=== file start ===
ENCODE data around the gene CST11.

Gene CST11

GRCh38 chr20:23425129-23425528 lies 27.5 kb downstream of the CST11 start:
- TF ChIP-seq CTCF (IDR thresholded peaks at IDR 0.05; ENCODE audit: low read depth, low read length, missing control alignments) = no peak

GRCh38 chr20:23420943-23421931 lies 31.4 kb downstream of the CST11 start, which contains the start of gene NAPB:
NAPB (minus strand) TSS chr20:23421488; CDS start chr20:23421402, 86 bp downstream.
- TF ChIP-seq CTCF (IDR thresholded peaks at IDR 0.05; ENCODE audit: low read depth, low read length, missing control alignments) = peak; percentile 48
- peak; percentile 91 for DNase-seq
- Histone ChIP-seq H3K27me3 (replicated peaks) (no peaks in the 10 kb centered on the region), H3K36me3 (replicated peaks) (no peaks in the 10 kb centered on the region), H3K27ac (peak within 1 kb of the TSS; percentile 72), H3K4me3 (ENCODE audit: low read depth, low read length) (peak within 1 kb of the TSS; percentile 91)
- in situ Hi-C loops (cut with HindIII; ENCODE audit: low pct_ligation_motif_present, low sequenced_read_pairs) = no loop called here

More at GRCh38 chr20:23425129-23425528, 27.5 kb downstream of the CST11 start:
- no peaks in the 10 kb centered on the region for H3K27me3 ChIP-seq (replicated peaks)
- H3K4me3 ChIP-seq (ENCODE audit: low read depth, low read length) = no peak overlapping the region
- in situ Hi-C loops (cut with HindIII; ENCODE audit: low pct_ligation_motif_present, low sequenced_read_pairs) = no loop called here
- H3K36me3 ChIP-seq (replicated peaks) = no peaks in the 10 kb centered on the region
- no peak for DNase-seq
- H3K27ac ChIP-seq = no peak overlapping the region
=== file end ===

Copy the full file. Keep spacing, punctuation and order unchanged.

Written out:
ENCODE data around the gene CST11.

Gene CST11

GRCh38 chr20:23425129-23425528 lies 27.5 kb downstream of the CST11 start:
- TF ChIP-seq CTCF (IDR thresholded peaks at IDR 0.05; ENCODE audit: low read depth, low read length, missing control alignments) = no peak

GRCh38 chr20:23420943-23421931 lies 31.4 kb downstream of the CST11 start, which contains the start of gene NAPB:
NAPB (minus strand) TSS chr20:23421488; CDS start chr20:23421402, 86 bp downstream.
- TF ChIP-seq CTCF (IDR thresholded peaks at IDR 0.05; ENCODE audit: low read depth, low read length, missing control alignments) = peak; percentile 48
- peak; percentile 91 for DNase-seq
- Histone ChIP-seq H3K27me3 (replicated peaks) (no peaks in the 10 kb centered on the region), H3K36me3 (replicated peaks) (no peaks in the 10 kb centered on the region), H3K27ac (peak within 1 kb of the TSS; percentile 72), H3K4me3 (ENCODE audit: low read depth, low read length) (peak within 1 kb of the TSS; percentile 91)
- in situ Hi-C loops (cut with HindIII; ENCODE audit: low pct_ligation_motif_present, low sequenced_read_pairs) = no loop called here

More at GRCh38 chr20:23425129-23425528, 27.5 kb downstream of the CST11 start:
- no peaks in the 10 kb centered on the region for H3K27me3 ChIP-seq (replicated peaks)
- H3K4me3 ChIP-seq (ENCODE audit: low read depth, low read length) = no peak overlapping the region
- in situ Hi-C loops (cut with HindIII; ENCODE audit: low pct_ligation_motif_present, low sequenced_read_pairs) = no loop called here
- H3K36me3 ChIP-seq (replicated peaks) = no peaks in the 10 kb centered on the region
- no peak for DNase-seq
- H3K27ac ChIP-seq = no peak overlapping the region